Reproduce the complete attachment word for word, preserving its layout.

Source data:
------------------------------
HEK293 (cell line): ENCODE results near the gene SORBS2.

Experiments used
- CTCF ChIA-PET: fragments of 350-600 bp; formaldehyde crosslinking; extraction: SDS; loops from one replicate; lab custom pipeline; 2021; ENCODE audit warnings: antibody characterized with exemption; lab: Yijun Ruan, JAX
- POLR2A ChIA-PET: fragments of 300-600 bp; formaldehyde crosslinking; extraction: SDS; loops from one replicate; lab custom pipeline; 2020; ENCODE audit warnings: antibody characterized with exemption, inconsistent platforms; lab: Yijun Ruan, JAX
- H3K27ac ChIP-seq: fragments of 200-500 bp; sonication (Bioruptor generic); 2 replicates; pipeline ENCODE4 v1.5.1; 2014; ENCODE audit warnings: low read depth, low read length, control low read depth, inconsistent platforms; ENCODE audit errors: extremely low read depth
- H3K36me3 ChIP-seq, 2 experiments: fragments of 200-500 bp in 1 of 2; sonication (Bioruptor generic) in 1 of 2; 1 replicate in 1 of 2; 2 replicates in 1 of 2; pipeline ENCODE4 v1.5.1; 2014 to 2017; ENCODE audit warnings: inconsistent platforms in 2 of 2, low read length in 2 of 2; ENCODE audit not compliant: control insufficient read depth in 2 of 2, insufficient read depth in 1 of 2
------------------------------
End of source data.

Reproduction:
HEK293 (cell line): ENCODE results near the gene SORBS2.

Experiments used
- CTCF ChIA-PET: fragments of 350-600 bp; formaldehyde crosslinking; extraction: SDS; loops from one replicate; lab custom pipeline; 2021; ENCODE audit warnings: antibody characterized with exemption; lab: Yijun Ruan, JAX
- POLR2A ChIA-PET: fragments of 300-600 bp; formaldehyde crosslinking; extraction: SDS; loops from one replicate; lab custom pipeline; 2020; ENCODE audit warnings: antibody characterized with exemption, inconsistent platforms; lab: Yijun Ruan, JAX
- H3K27ac ChIP-seq: fragments of 200-500 bp; sonication (Bioruptor generic); 2 replicates; pipeline ENCODE4 v1.5.1; 2014; ENCODE audit warnings: low read depth, low read length, control low read depth, inconsistent platforms; ENCODE audit errors: extremely low read depth
- H3K36me3 ChIP-seq, 2 experiments: fragments of 200-500 bp in 1 of 2; sonication (Bioruptor generic) in 1 of 2; 1 replicate in 1 of 2; 2 replicates in 1 of 2; pipeline ENCODE4 v1.5.1; 2014 to 2017; ENCODE audit warnings: inconsistent platforms in 2 of 2, low read length in 2 of 2; ENCODE audit not compliant: control insufficient read depth in 2 of 2, insufficient read depth in 1 of 2